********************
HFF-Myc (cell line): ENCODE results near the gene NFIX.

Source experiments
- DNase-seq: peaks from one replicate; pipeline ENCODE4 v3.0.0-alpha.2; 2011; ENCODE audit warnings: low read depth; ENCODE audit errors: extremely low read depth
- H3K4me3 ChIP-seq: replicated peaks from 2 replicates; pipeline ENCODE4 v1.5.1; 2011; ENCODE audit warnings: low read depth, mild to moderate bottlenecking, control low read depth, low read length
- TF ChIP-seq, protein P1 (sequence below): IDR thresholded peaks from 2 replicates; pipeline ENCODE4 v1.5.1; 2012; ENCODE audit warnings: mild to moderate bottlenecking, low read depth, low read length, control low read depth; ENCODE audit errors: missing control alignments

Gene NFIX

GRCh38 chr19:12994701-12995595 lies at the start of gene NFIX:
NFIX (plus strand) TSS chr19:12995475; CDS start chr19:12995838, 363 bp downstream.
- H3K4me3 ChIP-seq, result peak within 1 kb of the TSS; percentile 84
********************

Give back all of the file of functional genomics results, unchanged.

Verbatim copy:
HFF-Myc (cell line): ENCODE results near the gene NFIX.

Source experiments
- DNase-seq: peaks from one replicate; pipeline ENCODE4 v3.0.0-alpha.2; 2011; ENCODE audit warnings: low read depth; ENCODE audit errors: extremely low read depth
- H3K4me3 ChIP-seq: replicated peaks from 2 replicates; pipeline ENCODE4 v1.5.1; 2011; ENCODE audit warnings: low read depth, mild to moderate bottlenecking, control low read depth, low read length
- TF ChIP-seq, protein P1 (sequence below): IDR thresholded peaks from 2 replicates; pipeline ENCODE4 v1.5.1; 2012; ENCODE audit warnings: mild to moderate bottlenecking, low read depth, low read length, control low read depth; ENCODE audit errors: missing control alignments

Gene NFIX

GRCh38 chr19:12994701-12995595 lies at the start of gene NFIX:
NFIX (plus strand) TSS chr19:12995475; CDS start chr19:12995838, 363 bp downstream.
- H3K4me3 ChIP-seq, result peak within 1 kb of the TSS; percentile 84